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Star Trek: The Next Generation: Redemption

1 rating: 4.0
Blu-ray Release, Paramount Pictures
1 review about Star Trek: The Next Generation: Redemption

It May Not Be THE BEST OF BOTH WORLDS, But It's Still Pretty Stellar!

  • Aug 25, 2013
Rating:
+4

Look, as long as we’re being perfectly honest with one another, let’s get this out of the way: STAR TREK: THE NEXT GENERATION’s best two-part cliffhanger was, by far, “The Best of Both Worlds.”  After that, you’re free to think what you want, but I thought they went downhill pretty fast.  Now, don’t get me wrong: many of their episodes were still by far some of the best television of its time.  Looking back on them with the distance of time and reason, REDEMPTION has moments that don’t feel as authentic as they probably did during the program’s heyday.  It’s still one of the better ones; it just ain’t all that I remembered it for.
 
(NOTE: The following review will contain minor spoilers necessary solely for the discussion of plot and characters.  If you’re the kind of reader who prefers a review entirely spoiler-free, then I’d encourage you to skip down to the last two paragraphs for my final assessment.  If, however, you’re accepting of a few modest hints at ‘things to come,’ then read on …)
 
The Klingon Empire has begun to fracture with the naming of a new leader, drawing Jean-Luc Picard and the crew of the Starship Enterprise-D into all of the ruckus.  At the center of this story is Worf (Michael Dorn), the first Klingon to serve in Starfleet who accepted discommendation from his homeworld due to some political shenanigans compliments of the Duras’ sisters (in an earlier episode).  Worf sees the chance for a new tomorrow as being a chance to finally clear his family name, but, in order to ‘make it so,’ he’ll have to (first) convince his brother Kurn to do something he doesn’t want to do and (second) resign his Starfleet commission, joining the Klingon Civil War as a combatant under Gowron’s command.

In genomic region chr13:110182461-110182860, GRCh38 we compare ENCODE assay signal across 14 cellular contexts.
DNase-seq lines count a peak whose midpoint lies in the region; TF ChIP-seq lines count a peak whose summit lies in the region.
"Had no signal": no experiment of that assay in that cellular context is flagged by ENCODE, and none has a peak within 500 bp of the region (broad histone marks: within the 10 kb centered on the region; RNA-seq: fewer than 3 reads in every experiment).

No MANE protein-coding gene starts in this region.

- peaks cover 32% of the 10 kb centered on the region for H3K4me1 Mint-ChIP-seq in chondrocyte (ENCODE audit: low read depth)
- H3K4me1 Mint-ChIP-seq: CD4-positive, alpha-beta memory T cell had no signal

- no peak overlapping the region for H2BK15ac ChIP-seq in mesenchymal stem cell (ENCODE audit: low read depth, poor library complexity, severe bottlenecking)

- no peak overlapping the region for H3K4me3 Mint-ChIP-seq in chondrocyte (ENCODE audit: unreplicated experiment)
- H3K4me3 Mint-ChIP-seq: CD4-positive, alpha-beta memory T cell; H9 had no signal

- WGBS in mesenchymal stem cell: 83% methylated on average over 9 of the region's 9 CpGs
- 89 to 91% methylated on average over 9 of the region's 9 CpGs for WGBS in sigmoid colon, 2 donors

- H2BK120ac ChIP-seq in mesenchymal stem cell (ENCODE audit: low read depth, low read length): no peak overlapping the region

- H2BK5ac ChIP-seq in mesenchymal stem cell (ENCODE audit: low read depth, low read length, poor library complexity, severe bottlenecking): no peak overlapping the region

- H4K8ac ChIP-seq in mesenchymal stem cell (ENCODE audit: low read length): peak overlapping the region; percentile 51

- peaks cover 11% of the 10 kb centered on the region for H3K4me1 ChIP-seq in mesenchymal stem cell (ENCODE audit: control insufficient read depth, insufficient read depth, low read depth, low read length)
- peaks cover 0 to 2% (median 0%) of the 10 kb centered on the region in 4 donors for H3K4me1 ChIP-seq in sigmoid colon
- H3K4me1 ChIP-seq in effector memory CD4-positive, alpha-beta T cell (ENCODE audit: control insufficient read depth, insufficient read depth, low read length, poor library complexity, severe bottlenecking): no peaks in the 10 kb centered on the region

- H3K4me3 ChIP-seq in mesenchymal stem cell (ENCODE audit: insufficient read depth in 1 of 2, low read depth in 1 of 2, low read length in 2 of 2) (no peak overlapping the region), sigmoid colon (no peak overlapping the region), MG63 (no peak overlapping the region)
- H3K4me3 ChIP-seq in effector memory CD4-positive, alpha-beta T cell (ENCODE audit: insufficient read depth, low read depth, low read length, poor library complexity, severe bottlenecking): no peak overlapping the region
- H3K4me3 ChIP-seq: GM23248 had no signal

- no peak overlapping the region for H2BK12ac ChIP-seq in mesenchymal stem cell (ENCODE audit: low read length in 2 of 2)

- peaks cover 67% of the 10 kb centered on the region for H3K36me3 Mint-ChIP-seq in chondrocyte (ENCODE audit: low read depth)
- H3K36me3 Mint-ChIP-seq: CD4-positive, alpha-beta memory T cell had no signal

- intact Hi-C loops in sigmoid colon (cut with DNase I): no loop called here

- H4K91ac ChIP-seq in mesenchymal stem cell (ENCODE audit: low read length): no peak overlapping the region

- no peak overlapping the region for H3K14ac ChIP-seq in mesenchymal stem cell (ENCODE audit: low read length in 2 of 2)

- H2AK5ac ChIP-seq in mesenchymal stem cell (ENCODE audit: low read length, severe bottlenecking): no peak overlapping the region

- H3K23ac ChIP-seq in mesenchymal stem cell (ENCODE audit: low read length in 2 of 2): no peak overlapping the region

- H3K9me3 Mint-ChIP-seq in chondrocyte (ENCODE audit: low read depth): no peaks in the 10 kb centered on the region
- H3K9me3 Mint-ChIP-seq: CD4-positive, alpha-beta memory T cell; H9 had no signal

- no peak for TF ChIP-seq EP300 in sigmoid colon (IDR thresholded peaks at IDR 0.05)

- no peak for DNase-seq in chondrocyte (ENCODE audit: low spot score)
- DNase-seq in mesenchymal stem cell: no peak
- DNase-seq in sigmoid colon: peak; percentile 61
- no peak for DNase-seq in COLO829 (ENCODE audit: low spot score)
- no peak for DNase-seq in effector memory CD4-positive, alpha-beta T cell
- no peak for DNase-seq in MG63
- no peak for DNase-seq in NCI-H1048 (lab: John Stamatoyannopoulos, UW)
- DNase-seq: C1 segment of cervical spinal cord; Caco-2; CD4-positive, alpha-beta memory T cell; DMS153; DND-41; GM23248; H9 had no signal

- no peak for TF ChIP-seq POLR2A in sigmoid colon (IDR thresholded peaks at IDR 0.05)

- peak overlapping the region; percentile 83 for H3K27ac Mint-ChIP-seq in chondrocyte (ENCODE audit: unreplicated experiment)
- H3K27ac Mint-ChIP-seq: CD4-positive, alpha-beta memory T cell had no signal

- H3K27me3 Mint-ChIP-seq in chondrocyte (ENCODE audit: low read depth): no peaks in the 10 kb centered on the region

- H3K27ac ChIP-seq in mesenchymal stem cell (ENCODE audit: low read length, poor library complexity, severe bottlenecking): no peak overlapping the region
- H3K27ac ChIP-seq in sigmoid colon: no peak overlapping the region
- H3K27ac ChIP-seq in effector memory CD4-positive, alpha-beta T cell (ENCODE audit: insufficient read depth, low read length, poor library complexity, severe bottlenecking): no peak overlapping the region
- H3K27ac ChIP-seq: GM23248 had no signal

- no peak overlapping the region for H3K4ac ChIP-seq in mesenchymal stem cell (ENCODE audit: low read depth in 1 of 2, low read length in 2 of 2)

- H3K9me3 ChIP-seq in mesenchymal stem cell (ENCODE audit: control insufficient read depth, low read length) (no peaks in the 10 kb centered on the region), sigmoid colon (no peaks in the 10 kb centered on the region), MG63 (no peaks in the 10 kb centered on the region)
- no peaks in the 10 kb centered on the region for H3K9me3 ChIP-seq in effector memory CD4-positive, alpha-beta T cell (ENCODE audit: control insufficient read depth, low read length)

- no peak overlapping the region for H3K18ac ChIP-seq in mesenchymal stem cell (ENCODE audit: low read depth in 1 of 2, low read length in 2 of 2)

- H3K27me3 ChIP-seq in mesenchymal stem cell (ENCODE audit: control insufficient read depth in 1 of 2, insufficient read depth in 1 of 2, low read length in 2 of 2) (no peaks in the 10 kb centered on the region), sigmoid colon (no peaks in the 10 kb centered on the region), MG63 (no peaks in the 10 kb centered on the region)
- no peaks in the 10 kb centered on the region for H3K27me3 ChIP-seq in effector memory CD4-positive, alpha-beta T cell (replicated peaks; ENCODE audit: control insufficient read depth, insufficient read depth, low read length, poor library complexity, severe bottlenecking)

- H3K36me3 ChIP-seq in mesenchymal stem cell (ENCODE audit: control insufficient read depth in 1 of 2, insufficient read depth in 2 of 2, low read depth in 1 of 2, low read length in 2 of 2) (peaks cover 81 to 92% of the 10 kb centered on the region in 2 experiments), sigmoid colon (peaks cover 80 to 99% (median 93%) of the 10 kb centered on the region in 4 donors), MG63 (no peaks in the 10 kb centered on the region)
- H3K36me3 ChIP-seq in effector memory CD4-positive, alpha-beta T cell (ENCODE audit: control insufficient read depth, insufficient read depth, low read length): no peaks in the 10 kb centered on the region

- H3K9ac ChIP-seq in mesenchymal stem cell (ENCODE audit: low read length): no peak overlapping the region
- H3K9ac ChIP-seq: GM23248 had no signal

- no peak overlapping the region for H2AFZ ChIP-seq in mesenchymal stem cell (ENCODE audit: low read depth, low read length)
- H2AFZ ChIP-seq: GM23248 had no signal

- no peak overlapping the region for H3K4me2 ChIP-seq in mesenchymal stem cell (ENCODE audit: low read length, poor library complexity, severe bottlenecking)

REDEMPTION did an awful lot for the career of Ronald D. Moore, the man who penned the episode and the writer often given credit for really propelling the Klingons to the forefront of all things Trek.  Granted, he did some wonderful work here, imbuing the race of surly fighters with a depth they hadn’t enjoyed in any outing previously … but he also made their civilization seems more than a bit one-sided when it came to looking down the road at any possible future other than, say, beating the stuffing out of one another.  One might wonder whether or not the Klingons were ultimately best served by Moore’s machinations; rather, I give greater credit to the acting folks like Dorn, Tony Todd, and Robert O’Reilly for ignoring the obvious shortcomings inherent to any species so singularly dedicated to war and death and instead delivering performances of conviction, notice, and (dare I say?) merit.
 
After all, where do you begin fleshing out a role for a species that’s never existed?